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Each year, American prisons release approximately 700,000 men and women who face many challenges as they reengage the routines of family, community, and work. But some of those released should never have been behind bars in the first place – because courts have determined that they were wrongfully convicted for crimes they did not commit.
The numbers of improperly convicted Americans are not trivial. According to the best estimates we have, at least two thousand people have been wrongfully convicted and exonerated since 1989 – including some who faced the most extreme punishments. The 300th exonerated inmate in 2012, for example, was a fifteen-year inmate of death row, Damon Thibodeaux, who walked out of Angola Prison in Louisiana on Friday, September 28, after the Innocence Project marshaled DNA evidence to reverse his conviction.
Most Americans probably assume that the wrongfully convicted receive compensation and extra help. But, curiously, at a time when the fifty states spend many millions of dollars per year to encourage the successful re-entry into society of legitimately convicted prisoners, the unjustly convicted must often wage protracted battles to get even a fraction of what society owes them for wrongly taking away their liberty. Dreams of compensation often turn into nightmares. The Innocence Project finds that even when DNA evidence has led to overturned convictions, two out of five remain without compensation.
The Case for Compensation
Wrongful conviction and imprisonment have recently become more visible in popular culture – as journalists, activists, and scholars have begun to highlight causes and consequences.
- Unjust convictions flow from mistakes by eye-witnesses, misconduct by prosecutors, improper or falsified forensic evidence, and coercion by cops.
- Beyond the loss of liberty itself, wrongfully convicted people lose work-time and earning power and miss chances for education. Some experience traumatic stress disorders that disrupt work and life after they leave prison.
No one can restore the months and years of freedom taken away from the wrongfully imprisoned, but financial and non-financial forms of compensation can help in several ways.
- Financial payments can help the wrongfully convicted person make up for economic losses.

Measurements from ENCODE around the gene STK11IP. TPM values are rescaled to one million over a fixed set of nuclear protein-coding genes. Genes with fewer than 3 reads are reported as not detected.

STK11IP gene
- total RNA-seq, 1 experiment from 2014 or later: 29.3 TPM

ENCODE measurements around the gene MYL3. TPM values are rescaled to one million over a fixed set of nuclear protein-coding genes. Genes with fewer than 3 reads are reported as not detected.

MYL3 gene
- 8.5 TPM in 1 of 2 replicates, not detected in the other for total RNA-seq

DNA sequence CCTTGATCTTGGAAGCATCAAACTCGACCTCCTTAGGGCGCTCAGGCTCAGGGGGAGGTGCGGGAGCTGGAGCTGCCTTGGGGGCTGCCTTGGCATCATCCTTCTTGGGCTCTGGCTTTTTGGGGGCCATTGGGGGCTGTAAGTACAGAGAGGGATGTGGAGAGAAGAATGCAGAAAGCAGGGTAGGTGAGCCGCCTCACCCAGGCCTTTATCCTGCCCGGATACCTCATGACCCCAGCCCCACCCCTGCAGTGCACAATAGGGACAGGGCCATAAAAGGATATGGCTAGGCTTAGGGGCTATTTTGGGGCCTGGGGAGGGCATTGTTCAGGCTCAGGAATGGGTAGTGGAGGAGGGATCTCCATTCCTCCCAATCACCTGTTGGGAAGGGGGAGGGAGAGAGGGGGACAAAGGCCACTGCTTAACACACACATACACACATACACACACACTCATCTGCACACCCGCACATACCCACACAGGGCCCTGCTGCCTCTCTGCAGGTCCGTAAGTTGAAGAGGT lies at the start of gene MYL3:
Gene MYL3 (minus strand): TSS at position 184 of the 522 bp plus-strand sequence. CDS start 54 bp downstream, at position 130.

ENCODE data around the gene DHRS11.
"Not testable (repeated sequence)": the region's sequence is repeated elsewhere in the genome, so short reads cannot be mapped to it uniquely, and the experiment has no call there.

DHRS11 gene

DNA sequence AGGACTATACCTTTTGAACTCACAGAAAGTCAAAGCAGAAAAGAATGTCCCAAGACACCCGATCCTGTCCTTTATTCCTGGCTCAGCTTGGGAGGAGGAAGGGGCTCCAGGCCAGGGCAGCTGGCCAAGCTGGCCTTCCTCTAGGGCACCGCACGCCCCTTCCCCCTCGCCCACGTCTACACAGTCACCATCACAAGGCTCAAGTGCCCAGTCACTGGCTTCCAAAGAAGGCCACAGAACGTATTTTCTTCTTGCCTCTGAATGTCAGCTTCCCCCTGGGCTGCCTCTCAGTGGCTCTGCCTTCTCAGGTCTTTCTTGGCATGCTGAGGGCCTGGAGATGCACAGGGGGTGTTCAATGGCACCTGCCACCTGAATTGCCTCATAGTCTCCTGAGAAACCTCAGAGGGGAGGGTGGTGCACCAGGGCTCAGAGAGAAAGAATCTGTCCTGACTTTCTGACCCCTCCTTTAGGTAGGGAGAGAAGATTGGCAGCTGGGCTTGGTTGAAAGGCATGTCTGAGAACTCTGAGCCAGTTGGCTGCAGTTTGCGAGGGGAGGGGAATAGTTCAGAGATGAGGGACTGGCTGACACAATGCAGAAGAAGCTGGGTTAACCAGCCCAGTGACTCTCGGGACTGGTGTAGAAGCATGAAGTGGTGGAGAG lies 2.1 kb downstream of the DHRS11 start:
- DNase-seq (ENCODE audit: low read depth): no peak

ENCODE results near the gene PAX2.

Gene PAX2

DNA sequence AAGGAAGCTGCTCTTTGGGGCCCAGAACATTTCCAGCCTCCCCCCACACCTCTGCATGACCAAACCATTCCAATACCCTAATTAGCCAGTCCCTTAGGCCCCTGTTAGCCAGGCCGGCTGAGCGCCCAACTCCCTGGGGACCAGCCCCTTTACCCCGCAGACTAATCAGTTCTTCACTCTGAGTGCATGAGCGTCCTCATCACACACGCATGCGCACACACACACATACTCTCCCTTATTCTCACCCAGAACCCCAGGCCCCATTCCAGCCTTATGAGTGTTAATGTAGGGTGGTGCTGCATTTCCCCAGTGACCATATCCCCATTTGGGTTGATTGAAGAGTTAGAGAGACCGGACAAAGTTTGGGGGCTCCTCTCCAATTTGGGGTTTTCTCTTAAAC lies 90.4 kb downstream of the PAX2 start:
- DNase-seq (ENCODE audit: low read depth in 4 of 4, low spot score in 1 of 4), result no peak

- Both financial payments and other forms of compensation such as free tuition or job training can reduce economic vulnerability during the re-entry to society and increase the person’s self-sufficiency for the future.
- Compensation carries a moral message, too. It allows government and citizens to make amends to the wrongly convicted person and, more generally, helps to repair damage to the state’s public legitimacy and boost public faith in the good judgment and fairness of criminal justice institutions.
Slow and Incomplete Progress
For all these good reasons, reformers in the United States have argued for nearly a century that all state governments should automatically compensate the wrongly convicted and imprisoned. Some reforms have happened, especially as more prisoners have been visibly exonerated. Six states enacted compensation laws between 2000 and 2006, and another 17 have acted since then. But these laws vary greatly in quality and generosity, and many are narrowly written to rule out compensation for most of those wrongfully convicted.
What is more, 23 U.S. states, nearly half, have not put in place any legislation to compensate those wrongly convicted by their courts. In those states, the only recourse is to file a civil suit against officials (if suits are allowed) or lobby legislators to enact compensation case by case.
The Need to Identify – and Surmount – Obstacles
Why is it so hard to secure compensation for wrongful convictions? After all, Americans value fairness and expect justice; they want wrongs set right, quickly and effectively.
Politics often gets in the way – especially when a very weak group seeks government action. The wrongly convicted are few in number, lacking in voting clout and resources to make big money contributions. Even unjust imprisonment carries a taint. Some of those exonerated lack rock-solid evidence, such as DNA, to definitively clear them of crimes. So they must worry about public skepticism about their actual innocence. All of these factors hamper their ability to form interest groups, press political claims, and get government to respond positively to their preferences and values. For politicians, consequently, the incentives to take up this issue or enact compensate are low. They fail to enact – and compound injustice.
Scholars and reformers know which states offer compensation, and how much. But more remains to be learned about how political forces block or undercut compensation. Public perceptions and beliefs also need to be probed. What factors influence public opinion on the issue? What amounts and kinds of compensation would match the public’s sense of fairness?
As we learn more about the political challenges and possibilities, we must keep the moral challenge front and center. Society owes a civic debt when people are unjustly deprived of their liberty, and automatic compensation under the law is the only way to repair as much of the miscarriage of justice as possible. It should trouble the spirit of the American body politic that the wrongly convicted so often go uncompensated. All of us should be moved to seek justice for them.